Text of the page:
The 1970s once seemed such a jolly decade with brightly coloured outfits, flared trousers, mop haircuts and Abba. Sadly, the light entertainment industry of that era. particularly television, has appeared in a much murkier light in recent times. This show looks at Saturday morning television of 40-ish years ago from a modern perspective. It replicates the fun, but, rather than wallowing in nostalgia, it reflects on some of the darker undertones. The show’s framework is provided by “Looking Back (together)”, a trashy programme with a self-explanatory title – this week’s subject is Kids’ telly (next week it is the Khmer Rouge) – in which presenter Niall Ashdown (the performers use their own names for their main characters) focusses on a fictional BTV (Birmingham Television) show called “Shushi”, devised by a channel that was in a tiswas over how to challenge a ratings topper fronted by a bearded gentleman who later went on to present “Meal Or No Meal”. Running for several years, “Shushi” was an anarchic, slapstick show which featured segments such a “Kick the Vicar” and “Make Your Own Dog”, with guest appearances by prominent pop stars and Queasy the Cat. It all came to a catastrophic end on 8th March 1979 when, after Phil Collins had finished miming to his latest hit, presenter Petra Massey stripped, smothered her body with baked beans and tried to hang herself, all live on air. We are told that television was never the same afterwards and that nothing ever went out live again. So pies collide with faces, buckets of water are poured over heads, bodies crash to the floor and it is all mildly amusing. Of course, too much repetitive slapstick becomes tiresome just as quickly now as it did in the 1970s, but the success of this show comes with the dimension added by its retrospective view, without which it would be as weightless as one of the many plates of foam flung around during its course. The stars of “Shushi” appear in 2014 as a disillusioned bunch of failures, but we are led to believe that they could hardly be otherwise when their lives have been tainted by a show which was built on foundations made of what now look like bullying and ritual humiliation, ingrained with sexism and racism. Okorie Chukwu, Stephen Harper, Dudley Rees and Ged Simmons make up the numbers of an energetic cast who all strike the right balance between zany comedy and pathos. 40/50-somethings will have watched shows like “Shushi” in their formative years and may now ask whether they are themselves tainted by them. Or perhaps they might congratulate themselves on belonging to a generation that brought in more liberal social views and ask whether these shows helped to highlight the need for changes of attitude. Never Try This At Home is lively entertainment, but it also provides food for thought.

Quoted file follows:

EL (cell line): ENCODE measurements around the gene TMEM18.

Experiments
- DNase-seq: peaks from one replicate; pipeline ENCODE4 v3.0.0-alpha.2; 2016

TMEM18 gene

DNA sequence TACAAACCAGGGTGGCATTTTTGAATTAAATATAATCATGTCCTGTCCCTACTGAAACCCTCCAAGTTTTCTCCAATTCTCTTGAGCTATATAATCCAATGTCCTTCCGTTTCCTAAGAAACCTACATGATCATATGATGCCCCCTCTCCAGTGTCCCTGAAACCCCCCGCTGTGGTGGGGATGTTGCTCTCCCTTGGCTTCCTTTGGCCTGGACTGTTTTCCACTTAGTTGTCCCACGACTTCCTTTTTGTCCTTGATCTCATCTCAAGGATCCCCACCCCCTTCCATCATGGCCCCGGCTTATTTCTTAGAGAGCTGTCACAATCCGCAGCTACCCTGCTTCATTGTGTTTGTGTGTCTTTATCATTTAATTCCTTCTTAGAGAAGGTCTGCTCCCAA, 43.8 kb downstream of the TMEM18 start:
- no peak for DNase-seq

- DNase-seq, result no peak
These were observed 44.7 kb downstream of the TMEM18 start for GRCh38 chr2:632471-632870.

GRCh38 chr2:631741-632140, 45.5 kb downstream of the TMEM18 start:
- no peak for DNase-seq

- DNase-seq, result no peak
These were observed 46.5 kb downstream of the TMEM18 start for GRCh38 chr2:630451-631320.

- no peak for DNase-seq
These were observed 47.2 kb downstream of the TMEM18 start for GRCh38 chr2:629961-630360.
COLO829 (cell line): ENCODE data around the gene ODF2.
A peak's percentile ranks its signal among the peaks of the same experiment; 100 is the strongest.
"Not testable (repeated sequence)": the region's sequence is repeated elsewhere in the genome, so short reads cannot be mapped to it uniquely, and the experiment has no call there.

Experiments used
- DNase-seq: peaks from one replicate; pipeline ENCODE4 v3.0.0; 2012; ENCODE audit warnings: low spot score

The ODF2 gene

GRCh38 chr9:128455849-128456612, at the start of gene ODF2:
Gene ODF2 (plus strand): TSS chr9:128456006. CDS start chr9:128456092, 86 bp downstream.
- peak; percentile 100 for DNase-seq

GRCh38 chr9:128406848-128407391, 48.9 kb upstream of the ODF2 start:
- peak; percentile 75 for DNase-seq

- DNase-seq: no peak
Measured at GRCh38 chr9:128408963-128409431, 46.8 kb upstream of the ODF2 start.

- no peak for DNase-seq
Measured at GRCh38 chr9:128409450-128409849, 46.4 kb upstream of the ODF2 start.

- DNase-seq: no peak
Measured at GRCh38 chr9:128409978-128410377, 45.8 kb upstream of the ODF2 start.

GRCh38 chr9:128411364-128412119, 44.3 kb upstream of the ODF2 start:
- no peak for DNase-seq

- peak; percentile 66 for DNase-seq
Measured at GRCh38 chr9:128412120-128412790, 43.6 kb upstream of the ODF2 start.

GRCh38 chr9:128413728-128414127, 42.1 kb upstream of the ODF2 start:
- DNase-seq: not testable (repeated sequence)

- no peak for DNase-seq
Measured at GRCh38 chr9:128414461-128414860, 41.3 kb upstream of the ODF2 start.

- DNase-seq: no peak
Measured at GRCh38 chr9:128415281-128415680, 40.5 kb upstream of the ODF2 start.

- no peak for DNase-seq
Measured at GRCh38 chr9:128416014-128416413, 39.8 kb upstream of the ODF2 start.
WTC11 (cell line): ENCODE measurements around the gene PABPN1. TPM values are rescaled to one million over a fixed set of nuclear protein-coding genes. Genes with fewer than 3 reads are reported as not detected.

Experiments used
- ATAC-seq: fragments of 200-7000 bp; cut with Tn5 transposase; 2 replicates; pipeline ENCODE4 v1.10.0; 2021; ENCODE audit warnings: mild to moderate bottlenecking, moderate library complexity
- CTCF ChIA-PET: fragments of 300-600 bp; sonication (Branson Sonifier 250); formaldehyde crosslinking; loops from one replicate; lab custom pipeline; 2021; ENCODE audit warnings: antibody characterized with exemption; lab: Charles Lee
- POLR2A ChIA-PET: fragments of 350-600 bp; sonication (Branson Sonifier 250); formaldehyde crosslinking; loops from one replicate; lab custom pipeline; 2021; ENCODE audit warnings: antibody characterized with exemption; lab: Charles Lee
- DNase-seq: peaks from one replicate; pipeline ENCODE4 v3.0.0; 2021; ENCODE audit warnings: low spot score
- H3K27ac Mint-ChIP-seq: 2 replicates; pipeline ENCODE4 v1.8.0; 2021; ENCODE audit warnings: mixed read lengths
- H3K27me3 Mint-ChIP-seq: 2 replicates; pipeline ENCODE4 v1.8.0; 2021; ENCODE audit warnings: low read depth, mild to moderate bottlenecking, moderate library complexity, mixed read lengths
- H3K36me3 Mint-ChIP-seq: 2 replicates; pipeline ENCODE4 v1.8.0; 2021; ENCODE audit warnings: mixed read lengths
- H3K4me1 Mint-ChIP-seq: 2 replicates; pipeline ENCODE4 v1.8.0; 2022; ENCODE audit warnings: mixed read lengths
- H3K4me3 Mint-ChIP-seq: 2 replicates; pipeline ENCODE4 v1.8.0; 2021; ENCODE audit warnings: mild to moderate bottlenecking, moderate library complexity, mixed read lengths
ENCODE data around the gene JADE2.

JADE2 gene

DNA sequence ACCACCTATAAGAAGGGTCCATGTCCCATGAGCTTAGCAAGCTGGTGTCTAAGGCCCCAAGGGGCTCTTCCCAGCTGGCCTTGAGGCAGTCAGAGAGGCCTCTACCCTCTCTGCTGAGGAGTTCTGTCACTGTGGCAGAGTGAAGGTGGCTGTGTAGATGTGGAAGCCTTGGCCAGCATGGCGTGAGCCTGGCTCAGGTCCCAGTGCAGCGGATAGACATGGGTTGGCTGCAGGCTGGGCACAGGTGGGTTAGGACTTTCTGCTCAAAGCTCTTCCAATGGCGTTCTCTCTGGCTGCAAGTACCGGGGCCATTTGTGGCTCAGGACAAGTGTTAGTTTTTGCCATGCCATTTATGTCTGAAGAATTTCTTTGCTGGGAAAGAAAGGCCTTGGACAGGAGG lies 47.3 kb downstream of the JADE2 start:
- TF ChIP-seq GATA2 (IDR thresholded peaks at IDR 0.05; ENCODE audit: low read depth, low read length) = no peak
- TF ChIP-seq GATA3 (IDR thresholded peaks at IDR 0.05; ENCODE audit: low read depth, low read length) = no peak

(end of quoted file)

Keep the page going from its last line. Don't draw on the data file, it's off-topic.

Performance date: 3 April 2014